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Sri Lanka forex reserves inch up to US$5.6bn in March

Mar 13, 2017 09:19 AM GMT+0530 | 0 Comment(s)

ECONOMYNEXT - Sri Lanka's forex reserves rose $165 million to $5,618 million in February 2017, from $5,453 million in January, although $297 million had to be sold to defend the currency, official data showed.

Sri Lanka has lost reserves as the peg lost credibility amid loose monetary policy, making foreign investors sell bonds, while credit growth was also driven to high levels.

In January, the Central Bank was forced to print tens of billions of rupees to repay a maturing bond, which critics say is reckless fiscal dominance, driving up credit and imports, and pushing the currency down.

Although the event effectively avoided sovereign default, money market excess liquidity surged to Rs103 billion on January 03 from Rs39 billion on December 31.

The Central Bank sold down its Treasury bill stock swiftly avoiding by not rolling over bills at weekly auctions to mop up the printed rupees, and the market became negative only on February 09.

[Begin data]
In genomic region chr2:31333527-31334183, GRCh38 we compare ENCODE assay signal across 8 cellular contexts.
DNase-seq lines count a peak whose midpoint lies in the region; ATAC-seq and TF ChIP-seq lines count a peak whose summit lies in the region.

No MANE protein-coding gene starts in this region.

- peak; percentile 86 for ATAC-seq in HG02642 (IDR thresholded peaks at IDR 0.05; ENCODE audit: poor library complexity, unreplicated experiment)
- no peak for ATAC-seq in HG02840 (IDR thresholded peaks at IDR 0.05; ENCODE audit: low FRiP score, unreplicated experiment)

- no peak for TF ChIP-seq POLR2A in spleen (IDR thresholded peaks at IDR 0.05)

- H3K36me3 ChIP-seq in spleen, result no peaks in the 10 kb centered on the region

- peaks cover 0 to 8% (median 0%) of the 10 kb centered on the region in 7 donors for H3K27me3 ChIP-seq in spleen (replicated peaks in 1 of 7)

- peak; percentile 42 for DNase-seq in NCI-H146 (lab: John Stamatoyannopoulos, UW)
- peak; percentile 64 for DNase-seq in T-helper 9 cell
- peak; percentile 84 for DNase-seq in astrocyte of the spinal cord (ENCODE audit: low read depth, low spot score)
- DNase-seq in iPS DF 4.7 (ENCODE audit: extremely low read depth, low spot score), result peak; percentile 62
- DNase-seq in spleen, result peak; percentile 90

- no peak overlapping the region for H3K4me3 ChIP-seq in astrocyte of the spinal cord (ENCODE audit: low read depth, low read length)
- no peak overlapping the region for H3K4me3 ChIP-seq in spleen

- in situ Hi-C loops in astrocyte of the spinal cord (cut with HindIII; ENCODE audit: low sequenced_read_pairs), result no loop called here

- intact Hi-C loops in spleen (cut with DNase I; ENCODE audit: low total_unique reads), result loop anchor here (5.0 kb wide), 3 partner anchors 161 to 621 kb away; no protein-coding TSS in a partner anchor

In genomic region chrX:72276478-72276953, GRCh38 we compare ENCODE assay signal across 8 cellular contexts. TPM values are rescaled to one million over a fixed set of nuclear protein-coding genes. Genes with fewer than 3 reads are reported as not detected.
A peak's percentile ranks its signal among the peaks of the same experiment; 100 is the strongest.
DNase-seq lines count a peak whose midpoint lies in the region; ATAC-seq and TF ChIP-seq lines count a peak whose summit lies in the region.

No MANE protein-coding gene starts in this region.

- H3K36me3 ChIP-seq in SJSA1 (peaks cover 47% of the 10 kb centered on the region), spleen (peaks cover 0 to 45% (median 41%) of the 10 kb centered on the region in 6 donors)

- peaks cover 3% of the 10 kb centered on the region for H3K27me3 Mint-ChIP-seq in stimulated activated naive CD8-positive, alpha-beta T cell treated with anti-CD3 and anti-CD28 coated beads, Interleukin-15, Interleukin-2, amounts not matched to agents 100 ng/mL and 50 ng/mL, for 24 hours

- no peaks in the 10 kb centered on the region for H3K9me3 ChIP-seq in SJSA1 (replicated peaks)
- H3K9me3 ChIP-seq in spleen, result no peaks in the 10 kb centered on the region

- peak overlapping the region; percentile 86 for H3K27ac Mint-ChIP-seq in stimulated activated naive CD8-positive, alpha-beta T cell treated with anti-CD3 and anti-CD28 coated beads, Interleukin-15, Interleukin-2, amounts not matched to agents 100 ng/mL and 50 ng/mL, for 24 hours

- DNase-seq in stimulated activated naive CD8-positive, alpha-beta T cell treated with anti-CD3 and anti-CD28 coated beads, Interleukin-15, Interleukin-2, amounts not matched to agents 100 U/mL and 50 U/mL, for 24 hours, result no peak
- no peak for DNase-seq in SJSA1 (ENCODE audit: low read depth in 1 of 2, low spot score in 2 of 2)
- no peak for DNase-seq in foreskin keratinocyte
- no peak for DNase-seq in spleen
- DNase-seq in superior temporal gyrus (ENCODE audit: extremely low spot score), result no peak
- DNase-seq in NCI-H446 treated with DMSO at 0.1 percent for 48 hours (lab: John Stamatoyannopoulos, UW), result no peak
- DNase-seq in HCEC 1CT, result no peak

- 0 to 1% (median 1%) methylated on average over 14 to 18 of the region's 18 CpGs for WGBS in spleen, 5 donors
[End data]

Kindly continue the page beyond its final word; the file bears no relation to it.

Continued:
Because Sri Lanka has a dollar soft peg, the policy rate itself is not a clear sign of whether policy is loose or tight.

Reckless fiscal dominance has underlined the importance of reforming Central Bank law to make it more independent, analysts say.

The Central Bank itself loosened policy from late November, buying up Treasury bills up to two months ahead to print money and depress bond yields.

As a result, Sri Lanka was unable to meet foreign reserve targets set by the International Monetary Fund.

In January, the Central Bank sold $297.2 million to commercial banks and managed to buy $146.5 million. Dollars flows in the Treasury are also surrendered to the Central Bank and do not show up in the data.

Forex reserves fall due to currency defence, repayments to the International Monetary Fund - which have no bearing on the domestic money base - and also currency fluctuations like a weakening Euro against the dollar and weakening the gold price.

Reserves go up when dollars are bought into the market and rupees are mopped up (sterilized forex purchases), when disbursements from the IMF are received and when earnings on forex reserves are recognized, the Euro or gold strengthens against the US dollar.

Sri Lanka's central bank however also 'borrows' dollars through swaps and shows them as reserves. (Colombo/Mar13/2017)


 

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